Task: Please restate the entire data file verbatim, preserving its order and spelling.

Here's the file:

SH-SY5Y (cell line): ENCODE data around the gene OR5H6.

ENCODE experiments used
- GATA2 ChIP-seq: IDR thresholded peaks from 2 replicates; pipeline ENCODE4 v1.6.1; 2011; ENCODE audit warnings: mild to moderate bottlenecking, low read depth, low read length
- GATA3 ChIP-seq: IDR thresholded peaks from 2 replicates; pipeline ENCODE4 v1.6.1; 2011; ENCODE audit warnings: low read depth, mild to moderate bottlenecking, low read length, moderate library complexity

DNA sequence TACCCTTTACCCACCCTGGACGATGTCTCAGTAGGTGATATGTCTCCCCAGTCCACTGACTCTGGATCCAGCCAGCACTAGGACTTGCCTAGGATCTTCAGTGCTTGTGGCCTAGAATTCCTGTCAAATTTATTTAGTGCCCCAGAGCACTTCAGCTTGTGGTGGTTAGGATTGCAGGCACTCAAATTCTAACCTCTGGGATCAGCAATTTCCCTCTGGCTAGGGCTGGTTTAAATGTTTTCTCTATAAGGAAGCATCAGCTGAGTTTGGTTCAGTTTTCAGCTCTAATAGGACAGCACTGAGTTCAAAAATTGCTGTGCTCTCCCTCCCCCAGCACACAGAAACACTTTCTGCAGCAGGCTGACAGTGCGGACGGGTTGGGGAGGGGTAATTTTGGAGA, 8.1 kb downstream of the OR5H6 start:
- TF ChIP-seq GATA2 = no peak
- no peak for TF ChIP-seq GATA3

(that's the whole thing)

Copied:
SH-SY5Y (cell line): ENCODE data around the gene OR5H6.

ENCODE experiments used
- GATA2 ChIP-seq: IDR thresholded peaks from 2 replicates; pipeline ENCODE4 v1.6.1; 2011; ENCODE audit warnings: mild to moderate bottlenecking, low read depth, low read length
- GATA3 ChIP-seq: IDR thresholded peaks from 2 replicates; pipeline ENCODE4 v1.6.1; 2011; ENCODE audit warnings: low read depth, mild to moderate bottlenecking, low read length, moderate library complexity

DNA sequence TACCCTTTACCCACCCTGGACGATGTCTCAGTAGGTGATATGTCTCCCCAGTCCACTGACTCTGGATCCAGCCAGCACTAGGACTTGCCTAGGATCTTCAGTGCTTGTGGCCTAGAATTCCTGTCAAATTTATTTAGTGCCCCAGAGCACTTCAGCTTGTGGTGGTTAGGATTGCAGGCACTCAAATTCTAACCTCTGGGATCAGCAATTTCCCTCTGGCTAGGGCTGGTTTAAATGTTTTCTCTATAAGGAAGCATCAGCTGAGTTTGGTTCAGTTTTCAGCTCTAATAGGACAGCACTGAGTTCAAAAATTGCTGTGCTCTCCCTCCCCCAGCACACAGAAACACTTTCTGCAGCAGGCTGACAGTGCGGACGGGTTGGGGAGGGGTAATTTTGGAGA, 8.1 kb downstream of the OR5H6 start:
- TF ChIP-seq GATA2 = no peak
- no peak for TF ChIP-seq GATA3